Healthy living

Advice for parents with a new baby – care for yourself with a little TLC

Research shows many therapeutic lifestyle changes (or TLCs) improve mental wellbeing. Not only are they effective, they are also cheap and benefit your physical health too.

Exercise

There appears to be a dose-response relationship between exercise and wellbeing. That is, the more you do, the better you feel.

Eat well

Watch your food selection. Fill your diet with multi-coloured fruits and vegetables. Eat fish for those excellent omega-3 oils. Avoid excess calories.

Spend time in the natural environment

Getting out of the house and into nature has been shown to enhance cognition, attention, and emotional, spiritual and subjective wellbeing.

Nurture your relationships

Good relationships enhance happiness, quality of life, and resilience. Spend time with your partner, your kids, your parents, and your friends.

Play, laugh and do what you love

Playing and humour appear to lower stress and enhance mood. Artistic pursuits – like music and painting – also produce positive emotions.

Relax and manage your stress

Meditation and muscle relaxation skills can benefit anxiety, stress, insomnia and depression. Things like tai chi and yoga can also benefit health and wellbeing.

Nurture your spiritual side

Religion or spirituality can help many people with anxiety, stress and depression by providing a sense of community, time to reflect and a chance to be of service.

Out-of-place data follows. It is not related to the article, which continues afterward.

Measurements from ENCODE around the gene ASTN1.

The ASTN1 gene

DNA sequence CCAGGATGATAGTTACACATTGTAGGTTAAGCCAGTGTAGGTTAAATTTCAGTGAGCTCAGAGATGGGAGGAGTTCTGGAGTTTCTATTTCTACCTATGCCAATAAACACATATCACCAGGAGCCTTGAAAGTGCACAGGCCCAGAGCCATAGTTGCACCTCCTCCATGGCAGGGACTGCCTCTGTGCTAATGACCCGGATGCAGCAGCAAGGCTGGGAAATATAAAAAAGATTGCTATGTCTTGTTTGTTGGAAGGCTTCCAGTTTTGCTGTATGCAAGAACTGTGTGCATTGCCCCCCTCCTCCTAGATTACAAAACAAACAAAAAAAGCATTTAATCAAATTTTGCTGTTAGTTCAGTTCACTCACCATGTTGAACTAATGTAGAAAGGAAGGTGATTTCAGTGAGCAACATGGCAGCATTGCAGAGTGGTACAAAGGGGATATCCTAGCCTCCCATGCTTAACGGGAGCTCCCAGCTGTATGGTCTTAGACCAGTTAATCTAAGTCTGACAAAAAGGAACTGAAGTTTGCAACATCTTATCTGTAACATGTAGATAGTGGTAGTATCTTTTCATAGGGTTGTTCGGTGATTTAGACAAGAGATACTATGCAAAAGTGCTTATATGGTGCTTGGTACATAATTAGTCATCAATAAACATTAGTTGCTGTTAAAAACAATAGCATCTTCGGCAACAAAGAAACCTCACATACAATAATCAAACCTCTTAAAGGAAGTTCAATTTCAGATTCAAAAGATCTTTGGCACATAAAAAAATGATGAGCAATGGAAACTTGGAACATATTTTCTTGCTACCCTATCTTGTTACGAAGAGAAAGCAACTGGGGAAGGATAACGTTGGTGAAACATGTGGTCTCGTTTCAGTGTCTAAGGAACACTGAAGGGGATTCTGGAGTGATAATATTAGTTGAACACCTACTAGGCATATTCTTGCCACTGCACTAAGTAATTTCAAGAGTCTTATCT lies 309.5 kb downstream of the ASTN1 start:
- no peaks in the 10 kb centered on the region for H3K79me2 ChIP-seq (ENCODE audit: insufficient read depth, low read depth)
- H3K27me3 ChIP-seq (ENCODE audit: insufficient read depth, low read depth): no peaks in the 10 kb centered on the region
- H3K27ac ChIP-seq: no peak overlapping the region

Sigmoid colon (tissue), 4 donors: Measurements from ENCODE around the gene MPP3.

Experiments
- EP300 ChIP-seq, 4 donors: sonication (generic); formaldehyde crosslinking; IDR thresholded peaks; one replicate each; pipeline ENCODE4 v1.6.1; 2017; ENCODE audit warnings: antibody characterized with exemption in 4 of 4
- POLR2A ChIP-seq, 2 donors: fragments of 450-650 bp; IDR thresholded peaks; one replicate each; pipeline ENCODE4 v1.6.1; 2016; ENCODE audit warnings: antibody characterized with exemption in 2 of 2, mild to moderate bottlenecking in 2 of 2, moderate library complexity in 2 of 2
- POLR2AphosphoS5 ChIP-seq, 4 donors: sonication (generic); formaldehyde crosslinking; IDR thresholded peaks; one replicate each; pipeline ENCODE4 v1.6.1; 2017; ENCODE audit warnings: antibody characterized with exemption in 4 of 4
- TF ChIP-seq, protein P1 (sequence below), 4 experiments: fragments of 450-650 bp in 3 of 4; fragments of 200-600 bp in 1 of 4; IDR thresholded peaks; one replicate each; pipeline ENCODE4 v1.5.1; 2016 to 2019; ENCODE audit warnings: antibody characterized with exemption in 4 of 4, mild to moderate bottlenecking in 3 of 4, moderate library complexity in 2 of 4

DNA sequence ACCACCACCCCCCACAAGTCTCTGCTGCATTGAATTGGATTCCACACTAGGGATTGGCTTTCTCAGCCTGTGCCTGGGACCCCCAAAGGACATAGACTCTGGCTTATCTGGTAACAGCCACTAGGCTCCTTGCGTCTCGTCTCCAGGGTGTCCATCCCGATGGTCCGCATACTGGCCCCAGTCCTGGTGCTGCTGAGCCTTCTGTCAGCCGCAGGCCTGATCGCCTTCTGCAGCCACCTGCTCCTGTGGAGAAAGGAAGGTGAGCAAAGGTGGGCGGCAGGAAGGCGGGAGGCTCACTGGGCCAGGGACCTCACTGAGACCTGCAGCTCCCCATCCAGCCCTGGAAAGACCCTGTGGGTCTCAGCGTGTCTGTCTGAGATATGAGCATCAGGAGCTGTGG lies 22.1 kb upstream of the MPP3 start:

Contribute to the community

Research suggests people who volunteer are happier and healthier. Simple things like donating clothes or coaching a sporting team provide a chance to be part of something bigger than yourself.

Before making major changes to your lifestyle, especially to your diet or exercise routine, be sure to consult your GP or another health professional for advice.


Acknowledgement: These tips have been inspired by the following article: Walsh, R. (2011). Lifestyle and Mental Health. American Pyschologist, 66(7), 579-592.


Acknowledgements
Women and Newborns Health Service

This publication is provided for education and information purposes only. It is not a substitute for professional medical care. Information about a therapy, service, product or treatment does not imply endorsement and is not intended to replace advice from your healthcare professional. Readers should note that over time currency and completeness of the information may change. All users should seek advice from a qualified healthcare professional for a diagnosis and answers to their medical questions.

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